The draft European Parliament report on the InfoSoc Directive, sometimes also called the Copyright Directive, has generated an enormous wave of responses. It was presented by the Member of the Parliament (MEP) responsible for leading the file, Julia Reda, to the Committee on Legal Affairs (JURI) on 20 January.
What are the next steps and what is the report’s ultimate significance? After all of the relevant Committees have transmitted their opinions, JURI will vote on the report and transmit it to the Plenary. If it is adopted there, it becomes a non-legislative and non-binding resolution in which the Parliament states its current position on certain matters of copyright reform. The Parliament hereby communicates to the Commission what it expects of future copyright legislation. This in turn can shape the Commission’s proposal for copyright reform, which is expected within this year. The Parliament has a notoriously short memory, especially of its own positions, so it will not consider itself bound by anything it decides upon now.
This morning the Court of Justice of the European Union (CJEU) issued its decision in Case C-463/12 Copydan Båndkopi, a reference for a preliminary ruling from Denmark, seeking clarification on key questions relating to the so-called ‘private copying’ exception under Article 5(2)(b) of the Information Society Directive 2001/29.
Today CJEU ruled that with regard to the adaptation right, it is true that the InfoSoc Directive does not mention it. However, a situation like the one at hand, ie paper poster and canvas transfer of copyright-protected works, falls within the scope of Article 4(1) of the InfoSoc Directive. Also, exhaustion of the right of distribution under under Article 4(2) of the InfoSoc Directive only applies to the tangible support of a work.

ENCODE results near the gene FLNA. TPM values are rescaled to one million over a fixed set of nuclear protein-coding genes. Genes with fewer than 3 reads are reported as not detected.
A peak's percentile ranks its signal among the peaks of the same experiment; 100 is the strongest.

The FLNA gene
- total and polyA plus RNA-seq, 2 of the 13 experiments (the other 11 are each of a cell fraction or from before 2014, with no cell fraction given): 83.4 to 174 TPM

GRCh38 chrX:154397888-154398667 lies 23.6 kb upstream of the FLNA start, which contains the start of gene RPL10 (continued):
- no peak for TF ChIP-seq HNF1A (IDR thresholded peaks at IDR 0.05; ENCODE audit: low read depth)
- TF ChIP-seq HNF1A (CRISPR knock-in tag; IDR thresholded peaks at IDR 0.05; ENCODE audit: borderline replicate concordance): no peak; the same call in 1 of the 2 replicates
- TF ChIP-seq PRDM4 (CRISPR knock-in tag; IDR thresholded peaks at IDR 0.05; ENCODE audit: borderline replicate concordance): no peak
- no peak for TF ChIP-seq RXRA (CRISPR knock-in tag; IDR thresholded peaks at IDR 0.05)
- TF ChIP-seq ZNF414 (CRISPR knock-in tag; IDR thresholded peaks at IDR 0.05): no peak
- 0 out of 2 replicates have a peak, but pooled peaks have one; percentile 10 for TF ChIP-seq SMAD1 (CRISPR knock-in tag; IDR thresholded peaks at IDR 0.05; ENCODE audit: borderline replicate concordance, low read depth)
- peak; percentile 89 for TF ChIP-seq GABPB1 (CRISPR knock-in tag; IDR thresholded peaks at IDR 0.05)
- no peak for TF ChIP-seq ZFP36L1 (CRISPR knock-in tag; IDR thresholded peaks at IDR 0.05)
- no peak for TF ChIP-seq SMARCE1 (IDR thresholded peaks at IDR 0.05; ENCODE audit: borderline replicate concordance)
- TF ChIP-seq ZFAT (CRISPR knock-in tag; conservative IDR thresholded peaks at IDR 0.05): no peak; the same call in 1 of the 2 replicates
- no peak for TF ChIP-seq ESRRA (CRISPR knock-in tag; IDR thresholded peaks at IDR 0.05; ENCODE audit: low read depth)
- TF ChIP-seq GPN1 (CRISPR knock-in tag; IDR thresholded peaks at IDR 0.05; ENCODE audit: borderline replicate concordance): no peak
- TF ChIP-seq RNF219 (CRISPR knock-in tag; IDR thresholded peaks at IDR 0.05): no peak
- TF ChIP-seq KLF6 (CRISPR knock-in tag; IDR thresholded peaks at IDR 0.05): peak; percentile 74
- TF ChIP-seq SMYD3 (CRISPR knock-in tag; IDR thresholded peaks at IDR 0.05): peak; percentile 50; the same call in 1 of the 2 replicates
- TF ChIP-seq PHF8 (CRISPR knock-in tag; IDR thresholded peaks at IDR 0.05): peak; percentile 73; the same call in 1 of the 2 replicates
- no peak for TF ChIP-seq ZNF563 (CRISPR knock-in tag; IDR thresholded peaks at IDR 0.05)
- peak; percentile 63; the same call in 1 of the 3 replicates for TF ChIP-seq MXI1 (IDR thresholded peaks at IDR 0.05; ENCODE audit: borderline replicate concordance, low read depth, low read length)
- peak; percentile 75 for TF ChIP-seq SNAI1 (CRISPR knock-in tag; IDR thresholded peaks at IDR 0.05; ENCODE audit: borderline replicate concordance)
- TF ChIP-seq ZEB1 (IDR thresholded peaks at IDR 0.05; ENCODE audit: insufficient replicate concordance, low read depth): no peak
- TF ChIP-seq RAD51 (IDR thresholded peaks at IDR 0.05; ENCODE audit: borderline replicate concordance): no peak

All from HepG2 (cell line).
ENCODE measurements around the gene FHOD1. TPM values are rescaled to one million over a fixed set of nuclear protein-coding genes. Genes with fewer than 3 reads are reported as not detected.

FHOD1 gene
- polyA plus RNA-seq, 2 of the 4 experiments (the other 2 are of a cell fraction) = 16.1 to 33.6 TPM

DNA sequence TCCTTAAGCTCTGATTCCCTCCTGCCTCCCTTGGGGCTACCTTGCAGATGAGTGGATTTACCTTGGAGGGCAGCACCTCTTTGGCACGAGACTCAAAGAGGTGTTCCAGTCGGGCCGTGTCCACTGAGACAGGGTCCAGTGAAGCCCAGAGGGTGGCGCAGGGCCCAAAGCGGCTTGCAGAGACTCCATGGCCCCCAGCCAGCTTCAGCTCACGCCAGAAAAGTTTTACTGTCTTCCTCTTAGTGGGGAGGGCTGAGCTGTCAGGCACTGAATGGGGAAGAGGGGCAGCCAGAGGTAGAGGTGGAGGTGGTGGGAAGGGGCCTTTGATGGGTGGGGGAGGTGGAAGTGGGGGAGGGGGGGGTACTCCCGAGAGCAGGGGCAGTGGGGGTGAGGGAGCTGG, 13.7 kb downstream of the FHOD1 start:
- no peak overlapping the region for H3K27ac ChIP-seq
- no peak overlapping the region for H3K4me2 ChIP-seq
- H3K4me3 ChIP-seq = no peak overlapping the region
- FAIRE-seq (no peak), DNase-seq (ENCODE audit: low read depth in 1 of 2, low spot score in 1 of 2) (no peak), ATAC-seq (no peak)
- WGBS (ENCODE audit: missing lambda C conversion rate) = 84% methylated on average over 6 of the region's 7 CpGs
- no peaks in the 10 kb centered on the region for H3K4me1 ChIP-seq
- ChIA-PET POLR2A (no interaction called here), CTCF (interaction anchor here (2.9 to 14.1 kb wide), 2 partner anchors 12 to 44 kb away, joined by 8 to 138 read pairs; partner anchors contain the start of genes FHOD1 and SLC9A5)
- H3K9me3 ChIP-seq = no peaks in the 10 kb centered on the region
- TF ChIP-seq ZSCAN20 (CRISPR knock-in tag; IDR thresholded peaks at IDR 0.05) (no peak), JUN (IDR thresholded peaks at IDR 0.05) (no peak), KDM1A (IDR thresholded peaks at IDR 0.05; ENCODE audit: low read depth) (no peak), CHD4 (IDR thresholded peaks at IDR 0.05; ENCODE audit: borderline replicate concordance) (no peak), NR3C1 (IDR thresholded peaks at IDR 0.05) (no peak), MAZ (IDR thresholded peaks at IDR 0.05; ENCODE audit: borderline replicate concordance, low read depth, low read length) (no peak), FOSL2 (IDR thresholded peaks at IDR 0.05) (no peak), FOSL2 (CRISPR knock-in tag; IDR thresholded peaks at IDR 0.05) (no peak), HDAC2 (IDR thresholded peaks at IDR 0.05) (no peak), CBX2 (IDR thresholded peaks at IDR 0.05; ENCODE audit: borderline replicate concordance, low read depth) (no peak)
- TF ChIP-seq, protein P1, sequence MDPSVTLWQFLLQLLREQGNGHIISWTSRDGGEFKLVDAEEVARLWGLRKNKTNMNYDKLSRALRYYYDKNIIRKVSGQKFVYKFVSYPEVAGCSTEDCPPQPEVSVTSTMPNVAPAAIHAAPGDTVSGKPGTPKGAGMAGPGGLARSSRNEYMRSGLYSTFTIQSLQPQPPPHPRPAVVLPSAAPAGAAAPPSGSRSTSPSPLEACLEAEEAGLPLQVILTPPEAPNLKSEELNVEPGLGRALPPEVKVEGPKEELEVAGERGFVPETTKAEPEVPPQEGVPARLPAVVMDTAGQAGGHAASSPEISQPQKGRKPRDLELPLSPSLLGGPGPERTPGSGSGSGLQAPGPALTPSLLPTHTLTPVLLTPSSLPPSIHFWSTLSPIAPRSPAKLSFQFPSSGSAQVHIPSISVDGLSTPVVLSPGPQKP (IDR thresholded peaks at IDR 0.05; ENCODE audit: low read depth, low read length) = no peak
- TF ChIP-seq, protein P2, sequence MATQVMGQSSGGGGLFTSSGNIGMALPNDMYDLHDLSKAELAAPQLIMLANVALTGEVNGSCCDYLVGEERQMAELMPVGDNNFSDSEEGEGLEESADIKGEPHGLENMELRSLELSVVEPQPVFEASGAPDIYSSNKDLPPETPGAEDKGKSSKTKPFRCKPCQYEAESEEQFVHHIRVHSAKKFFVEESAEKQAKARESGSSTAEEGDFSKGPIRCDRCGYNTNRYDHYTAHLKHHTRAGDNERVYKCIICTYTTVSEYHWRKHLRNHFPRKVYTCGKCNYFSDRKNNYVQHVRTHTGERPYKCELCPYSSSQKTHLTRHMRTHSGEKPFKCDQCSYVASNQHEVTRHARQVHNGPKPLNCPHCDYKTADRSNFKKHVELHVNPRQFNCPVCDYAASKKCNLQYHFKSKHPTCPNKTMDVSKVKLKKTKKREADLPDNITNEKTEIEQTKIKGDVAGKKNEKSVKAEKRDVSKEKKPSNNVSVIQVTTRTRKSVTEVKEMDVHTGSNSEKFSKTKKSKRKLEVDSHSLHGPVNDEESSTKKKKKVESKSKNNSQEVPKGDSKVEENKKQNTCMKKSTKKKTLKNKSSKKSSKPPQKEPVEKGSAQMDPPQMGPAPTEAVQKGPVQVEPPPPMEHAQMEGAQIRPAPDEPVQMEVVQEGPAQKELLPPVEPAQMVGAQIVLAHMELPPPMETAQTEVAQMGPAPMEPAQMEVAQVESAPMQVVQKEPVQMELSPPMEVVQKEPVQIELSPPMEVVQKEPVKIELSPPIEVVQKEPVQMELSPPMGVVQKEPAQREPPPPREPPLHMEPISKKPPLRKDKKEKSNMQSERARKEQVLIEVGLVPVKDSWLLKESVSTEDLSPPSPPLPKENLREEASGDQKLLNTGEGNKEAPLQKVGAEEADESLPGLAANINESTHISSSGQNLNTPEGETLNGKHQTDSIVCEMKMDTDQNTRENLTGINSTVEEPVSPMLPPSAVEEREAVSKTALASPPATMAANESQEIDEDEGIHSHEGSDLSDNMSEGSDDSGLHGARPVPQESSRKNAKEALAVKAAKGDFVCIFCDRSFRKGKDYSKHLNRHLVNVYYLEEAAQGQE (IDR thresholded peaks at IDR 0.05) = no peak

Julia Reda, the MEP representative for the Pirate Party from Germany is the rapporteur for the European Union copyright reform dossier - that is the report on the implementation of the previous directive on this matter from 2001 (the so-called “Infosoc Directive”).
The Advocate General held that Article 4(1) of the InfoSoc Directive must be interpreted in the sense that the right to distribution within the meaning of that provision includes the right of the copyright owner of the original or copies thereof to prohibit anyone from offering for sale to the public said original or the copies without his/her consent, provided that such offer displays a clear intention to conclude a contract that would involve the transfer of ownership over the original or the copies of a work.